Analysing from your comments, it may seem that you had taken things to a personal level, as some of your answers were quite presumptious about me.

    This article wasnt ignoring any aspects of understandings of the way people live, and have been brought up, and where etc, as ‘d’ stated that, we are all at different stages with our Emaan, which is obvious with anything, you have the higher levels of ability, and the lower levels,

    Its the conviction we have as an Ummah which I am questioning, and the over sympathising, which unconciously we lower the bar on our selves, as Siraaj mentioned, if we set ourselves high standards, then inshAllah we can reach them… this is what we fail to do, and we need to be compassionate to those whom have just began in the deen, as everyone starts at low level, and works up,no one starts with ultimatum piety, but a culture is evolving of excusing, and things are softening up, so no pressure is felt, and thus people lower their bar, we all need to give each other the push, as well as give each other the comfort, otherwise, why would Allah adress punishment?

    As for lacking adab, its the standards set again, if we see someone failing, who are the ones that need to give them a push here and there, no one is born with adab or high emaan, it is taught,

    Thank you for your points, it has broadened my understanding, which is what I had intended this article for, and did say at the beginning that there maybe many who disagree..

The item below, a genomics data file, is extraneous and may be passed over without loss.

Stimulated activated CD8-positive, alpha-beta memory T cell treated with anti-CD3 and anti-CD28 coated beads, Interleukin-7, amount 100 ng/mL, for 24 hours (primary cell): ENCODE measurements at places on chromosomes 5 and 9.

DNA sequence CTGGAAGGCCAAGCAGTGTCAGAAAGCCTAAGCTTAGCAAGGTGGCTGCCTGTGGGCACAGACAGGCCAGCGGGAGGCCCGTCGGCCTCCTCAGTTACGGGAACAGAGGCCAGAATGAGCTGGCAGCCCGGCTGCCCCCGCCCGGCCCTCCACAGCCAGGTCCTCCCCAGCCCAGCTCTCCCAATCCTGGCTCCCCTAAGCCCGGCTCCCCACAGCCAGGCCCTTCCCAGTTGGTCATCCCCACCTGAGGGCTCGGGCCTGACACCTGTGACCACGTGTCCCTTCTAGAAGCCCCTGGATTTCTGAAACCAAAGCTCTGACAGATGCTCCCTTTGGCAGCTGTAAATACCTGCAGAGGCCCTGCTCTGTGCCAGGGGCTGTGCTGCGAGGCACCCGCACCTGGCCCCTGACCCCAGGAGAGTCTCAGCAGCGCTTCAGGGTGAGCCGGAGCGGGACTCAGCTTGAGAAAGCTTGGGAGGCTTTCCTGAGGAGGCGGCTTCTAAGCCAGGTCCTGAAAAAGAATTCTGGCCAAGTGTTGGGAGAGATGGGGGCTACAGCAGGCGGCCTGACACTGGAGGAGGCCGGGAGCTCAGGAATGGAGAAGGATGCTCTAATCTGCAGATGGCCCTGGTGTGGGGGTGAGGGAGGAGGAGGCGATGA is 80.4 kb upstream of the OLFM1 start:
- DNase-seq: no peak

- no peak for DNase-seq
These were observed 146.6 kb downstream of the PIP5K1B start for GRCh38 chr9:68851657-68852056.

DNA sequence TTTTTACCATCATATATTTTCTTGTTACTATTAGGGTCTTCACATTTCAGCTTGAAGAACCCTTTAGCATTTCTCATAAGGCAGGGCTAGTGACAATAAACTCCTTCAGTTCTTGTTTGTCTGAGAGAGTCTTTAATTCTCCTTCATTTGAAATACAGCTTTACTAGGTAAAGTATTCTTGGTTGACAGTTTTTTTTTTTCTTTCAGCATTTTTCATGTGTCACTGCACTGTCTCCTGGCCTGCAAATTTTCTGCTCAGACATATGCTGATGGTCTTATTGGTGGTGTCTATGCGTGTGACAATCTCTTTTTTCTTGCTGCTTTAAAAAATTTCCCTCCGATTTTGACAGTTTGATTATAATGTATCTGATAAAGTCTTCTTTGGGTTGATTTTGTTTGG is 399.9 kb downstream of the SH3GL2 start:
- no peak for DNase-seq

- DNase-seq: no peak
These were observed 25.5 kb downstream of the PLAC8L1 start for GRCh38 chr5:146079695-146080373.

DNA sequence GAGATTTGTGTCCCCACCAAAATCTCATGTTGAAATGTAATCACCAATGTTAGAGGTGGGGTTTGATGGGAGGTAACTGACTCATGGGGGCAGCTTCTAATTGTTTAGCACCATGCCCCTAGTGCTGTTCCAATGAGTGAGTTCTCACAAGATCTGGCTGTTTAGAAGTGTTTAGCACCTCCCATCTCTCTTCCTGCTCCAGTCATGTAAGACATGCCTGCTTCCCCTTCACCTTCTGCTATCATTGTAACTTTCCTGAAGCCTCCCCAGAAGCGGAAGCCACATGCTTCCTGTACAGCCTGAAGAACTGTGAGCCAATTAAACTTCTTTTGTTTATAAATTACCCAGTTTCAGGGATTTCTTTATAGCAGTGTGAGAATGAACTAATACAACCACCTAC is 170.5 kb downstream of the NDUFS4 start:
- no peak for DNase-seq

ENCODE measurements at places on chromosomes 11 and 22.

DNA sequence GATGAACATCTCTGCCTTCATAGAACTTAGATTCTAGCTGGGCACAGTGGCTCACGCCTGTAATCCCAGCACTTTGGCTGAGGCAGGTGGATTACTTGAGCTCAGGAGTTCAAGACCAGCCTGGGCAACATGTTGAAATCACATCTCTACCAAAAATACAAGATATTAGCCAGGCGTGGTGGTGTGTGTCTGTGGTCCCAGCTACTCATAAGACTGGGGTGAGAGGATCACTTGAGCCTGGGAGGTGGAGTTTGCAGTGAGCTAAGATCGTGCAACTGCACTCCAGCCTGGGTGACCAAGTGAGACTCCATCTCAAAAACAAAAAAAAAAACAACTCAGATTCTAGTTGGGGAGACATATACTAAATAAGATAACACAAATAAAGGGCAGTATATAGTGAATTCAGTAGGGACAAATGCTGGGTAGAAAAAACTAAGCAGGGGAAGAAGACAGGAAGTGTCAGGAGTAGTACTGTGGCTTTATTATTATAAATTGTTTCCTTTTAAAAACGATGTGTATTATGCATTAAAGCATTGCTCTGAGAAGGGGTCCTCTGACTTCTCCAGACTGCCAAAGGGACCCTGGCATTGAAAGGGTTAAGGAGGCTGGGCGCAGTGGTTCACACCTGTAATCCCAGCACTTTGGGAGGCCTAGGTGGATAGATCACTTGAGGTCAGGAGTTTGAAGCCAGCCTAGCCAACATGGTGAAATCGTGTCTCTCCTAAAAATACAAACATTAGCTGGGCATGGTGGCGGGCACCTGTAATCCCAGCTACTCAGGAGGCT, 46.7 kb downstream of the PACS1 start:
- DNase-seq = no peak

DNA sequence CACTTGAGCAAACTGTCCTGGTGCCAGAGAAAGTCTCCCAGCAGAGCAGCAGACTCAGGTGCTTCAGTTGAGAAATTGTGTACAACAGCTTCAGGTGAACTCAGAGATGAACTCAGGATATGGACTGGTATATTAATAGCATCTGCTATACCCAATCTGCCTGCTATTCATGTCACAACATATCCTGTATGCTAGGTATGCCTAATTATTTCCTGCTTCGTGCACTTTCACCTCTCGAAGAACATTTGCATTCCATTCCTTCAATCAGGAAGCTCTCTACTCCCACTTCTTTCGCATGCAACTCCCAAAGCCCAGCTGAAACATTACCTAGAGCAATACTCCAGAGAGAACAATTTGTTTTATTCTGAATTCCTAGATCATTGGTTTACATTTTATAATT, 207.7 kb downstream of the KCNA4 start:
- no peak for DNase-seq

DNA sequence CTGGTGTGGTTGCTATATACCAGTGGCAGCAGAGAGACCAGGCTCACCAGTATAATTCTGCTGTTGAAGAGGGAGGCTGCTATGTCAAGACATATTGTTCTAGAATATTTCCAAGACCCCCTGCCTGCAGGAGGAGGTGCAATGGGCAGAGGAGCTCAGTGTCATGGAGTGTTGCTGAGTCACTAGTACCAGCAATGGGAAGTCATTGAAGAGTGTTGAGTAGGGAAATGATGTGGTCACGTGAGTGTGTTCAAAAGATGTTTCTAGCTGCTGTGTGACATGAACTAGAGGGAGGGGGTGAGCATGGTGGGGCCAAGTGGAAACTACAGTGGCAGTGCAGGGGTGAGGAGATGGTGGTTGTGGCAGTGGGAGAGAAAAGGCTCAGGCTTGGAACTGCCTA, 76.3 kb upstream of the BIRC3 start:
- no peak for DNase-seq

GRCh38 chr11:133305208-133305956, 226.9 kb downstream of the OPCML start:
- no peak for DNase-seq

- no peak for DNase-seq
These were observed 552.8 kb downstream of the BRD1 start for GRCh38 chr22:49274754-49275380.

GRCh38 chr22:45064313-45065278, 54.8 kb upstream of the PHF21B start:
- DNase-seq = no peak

• Assalamu alaykum

    The problem with our society is that we are sacrificing the Sunnah of the Prophet (S) to the culture of the west, which goes totally against what Allah (SWT) says in Surah Hujurat:

    ‘O believers! Exceed not over Allah and his Messenger and fear Allah. Undoubtedly Allah Hears, Knows (Surah Hujurat:1)

    This article is actually very relevant to what happened Wednesday at a local high school interfaith. A staff member, who is also Muslim, a newly converted Muslim, might I add, came up to the stage and said to the audience something to the extent of “What’s up with the Muslim youth these days? These kids are going back to the times of the Prophet (S), wearing Shelvar Kameez on the streets. These kids need to realize we’re living in America and we need to adapt.” (By the way, the interfaith was in a classroom, and because of lack of planning, only Muslim kids were present. Only mentioning this so that you guys don’t get the idea that he told this to a huge crowd.)

    This is definitely a major problem in Western societies, the discarding of the Sunnah of the Prophet (S). What we need to come to realize is the Sunnah of the Prophet (S) IS our identity, and it is critical that we make his sunnah, his example, our identity, and the way in which people identify us as, because if we don’t, then how can we call ourselves Muslims?

    However, we shouldn’t be so hard on ourselves, let alone the Muslim Ummah, for being sympathetic of our identity. It is hard to live in a culture totally opposite of Islamic culture. Islam teaches humility and thankfulness, whereas Western culture teaches Riyaa (showing off) and arrogance and self absorption.

    And the sister beautifully pointed out the cause of it, which is laziness and the easy way out. This culture is so easy and appealing. People don’t want to think about how this culture can screw you over in many ways in this life and the next because it looks so good and fun and appealing.